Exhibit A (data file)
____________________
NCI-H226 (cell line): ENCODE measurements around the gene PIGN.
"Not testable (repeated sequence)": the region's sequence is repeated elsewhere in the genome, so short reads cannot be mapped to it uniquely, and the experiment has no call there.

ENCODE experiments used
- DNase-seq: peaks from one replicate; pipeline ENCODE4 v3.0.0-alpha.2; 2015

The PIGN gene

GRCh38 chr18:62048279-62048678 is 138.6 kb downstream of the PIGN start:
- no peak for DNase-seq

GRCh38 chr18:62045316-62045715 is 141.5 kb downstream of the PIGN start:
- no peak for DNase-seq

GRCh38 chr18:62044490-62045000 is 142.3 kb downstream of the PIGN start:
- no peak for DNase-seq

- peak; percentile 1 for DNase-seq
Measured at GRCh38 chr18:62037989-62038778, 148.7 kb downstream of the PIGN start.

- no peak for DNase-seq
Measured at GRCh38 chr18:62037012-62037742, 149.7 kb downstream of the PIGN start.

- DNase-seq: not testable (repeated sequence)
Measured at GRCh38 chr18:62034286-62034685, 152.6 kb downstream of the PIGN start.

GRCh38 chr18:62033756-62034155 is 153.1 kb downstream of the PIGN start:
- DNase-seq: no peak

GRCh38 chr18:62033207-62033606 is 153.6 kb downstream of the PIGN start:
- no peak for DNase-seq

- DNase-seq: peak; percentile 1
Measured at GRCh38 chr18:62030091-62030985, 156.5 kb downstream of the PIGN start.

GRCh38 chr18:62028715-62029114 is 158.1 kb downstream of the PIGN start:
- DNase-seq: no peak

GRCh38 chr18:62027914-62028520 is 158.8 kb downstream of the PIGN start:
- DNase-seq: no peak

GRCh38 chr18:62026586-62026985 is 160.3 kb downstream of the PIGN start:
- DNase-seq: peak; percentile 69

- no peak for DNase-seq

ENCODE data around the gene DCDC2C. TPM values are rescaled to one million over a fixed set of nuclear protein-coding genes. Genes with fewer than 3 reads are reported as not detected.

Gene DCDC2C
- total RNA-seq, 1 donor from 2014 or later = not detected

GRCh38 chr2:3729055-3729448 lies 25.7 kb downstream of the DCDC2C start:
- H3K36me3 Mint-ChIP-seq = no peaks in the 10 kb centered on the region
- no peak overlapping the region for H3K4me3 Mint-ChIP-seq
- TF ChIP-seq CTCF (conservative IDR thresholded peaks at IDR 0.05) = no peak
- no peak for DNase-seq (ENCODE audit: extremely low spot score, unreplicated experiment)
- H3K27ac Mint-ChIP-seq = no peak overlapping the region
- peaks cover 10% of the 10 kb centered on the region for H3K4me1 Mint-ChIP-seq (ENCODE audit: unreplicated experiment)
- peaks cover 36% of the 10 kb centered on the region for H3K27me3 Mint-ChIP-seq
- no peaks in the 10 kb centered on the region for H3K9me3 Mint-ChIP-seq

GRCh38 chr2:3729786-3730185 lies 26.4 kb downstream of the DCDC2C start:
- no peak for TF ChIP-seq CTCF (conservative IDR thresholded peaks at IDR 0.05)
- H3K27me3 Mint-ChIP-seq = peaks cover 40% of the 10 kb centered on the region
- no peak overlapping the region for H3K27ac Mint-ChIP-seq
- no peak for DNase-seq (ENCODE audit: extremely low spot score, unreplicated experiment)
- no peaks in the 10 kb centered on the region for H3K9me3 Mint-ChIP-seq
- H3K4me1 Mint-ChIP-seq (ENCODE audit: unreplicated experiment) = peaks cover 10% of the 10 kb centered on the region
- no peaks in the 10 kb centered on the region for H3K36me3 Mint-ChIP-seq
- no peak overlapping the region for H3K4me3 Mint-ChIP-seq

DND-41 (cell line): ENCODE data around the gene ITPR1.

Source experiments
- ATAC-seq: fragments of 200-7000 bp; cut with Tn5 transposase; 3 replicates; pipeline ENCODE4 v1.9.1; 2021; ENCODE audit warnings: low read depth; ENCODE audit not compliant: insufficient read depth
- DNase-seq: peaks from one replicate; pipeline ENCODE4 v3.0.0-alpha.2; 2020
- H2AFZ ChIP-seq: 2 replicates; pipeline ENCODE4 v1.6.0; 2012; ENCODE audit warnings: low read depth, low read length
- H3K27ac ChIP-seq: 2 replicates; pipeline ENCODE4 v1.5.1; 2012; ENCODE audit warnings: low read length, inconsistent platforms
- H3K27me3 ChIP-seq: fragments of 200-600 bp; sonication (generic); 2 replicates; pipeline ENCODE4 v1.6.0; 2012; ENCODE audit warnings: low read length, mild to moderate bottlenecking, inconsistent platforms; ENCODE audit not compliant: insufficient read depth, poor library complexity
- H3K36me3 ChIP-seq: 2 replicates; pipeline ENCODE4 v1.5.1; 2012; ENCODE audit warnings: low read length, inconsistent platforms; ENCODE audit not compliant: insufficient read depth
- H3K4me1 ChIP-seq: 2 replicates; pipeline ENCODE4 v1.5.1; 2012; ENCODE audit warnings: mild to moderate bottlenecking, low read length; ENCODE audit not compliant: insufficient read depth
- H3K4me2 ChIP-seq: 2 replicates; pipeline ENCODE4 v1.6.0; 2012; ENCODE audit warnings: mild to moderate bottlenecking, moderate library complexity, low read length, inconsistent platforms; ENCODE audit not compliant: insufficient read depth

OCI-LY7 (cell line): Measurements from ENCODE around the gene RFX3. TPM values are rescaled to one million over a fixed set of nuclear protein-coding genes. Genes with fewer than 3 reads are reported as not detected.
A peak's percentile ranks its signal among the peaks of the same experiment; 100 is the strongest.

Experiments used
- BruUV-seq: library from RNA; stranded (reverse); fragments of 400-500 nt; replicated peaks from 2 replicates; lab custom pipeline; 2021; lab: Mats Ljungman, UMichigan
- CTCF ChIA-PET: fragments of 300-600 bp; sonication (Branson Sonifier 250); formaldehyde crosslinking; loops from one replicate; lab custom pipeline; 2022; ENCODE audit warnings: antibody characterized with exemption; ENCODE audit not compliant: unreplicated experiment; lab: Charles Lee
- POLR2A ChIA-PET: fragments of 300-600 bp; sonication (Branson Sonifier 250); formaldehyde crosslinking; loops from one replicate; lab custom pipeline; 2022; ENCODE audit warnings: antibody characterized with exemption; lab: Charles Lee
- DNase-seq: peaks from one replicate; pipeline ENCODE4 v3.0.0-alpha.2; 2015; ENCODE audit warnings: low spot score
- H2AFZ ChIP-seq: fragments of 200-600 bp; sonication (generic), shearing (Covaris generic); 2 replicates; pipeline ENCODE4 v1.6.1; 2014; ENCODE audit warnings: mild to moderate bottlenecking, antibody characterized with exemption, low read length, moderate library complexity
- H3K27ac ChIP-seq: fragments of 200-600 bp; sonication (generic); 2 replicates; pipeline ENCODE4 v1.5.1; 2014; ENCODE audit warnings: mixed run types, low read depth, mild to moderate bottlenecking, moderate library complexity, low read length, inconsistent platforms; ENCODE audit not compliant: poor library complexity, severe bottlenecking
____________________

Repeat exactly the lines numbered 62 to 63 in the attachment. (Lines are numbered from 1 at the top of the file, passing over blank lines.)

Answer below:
OCI-LY7 (cell line): Measurements from ENCODE around the gene RFX3. TPM values are rescaled to one million over a fixed set of nuclear protein-coding genes. Genes with fewer than 3 reads are reported as not detected.
A peak's percentile ranks its signal among the peaks of the same experiment; 100 is the strongest.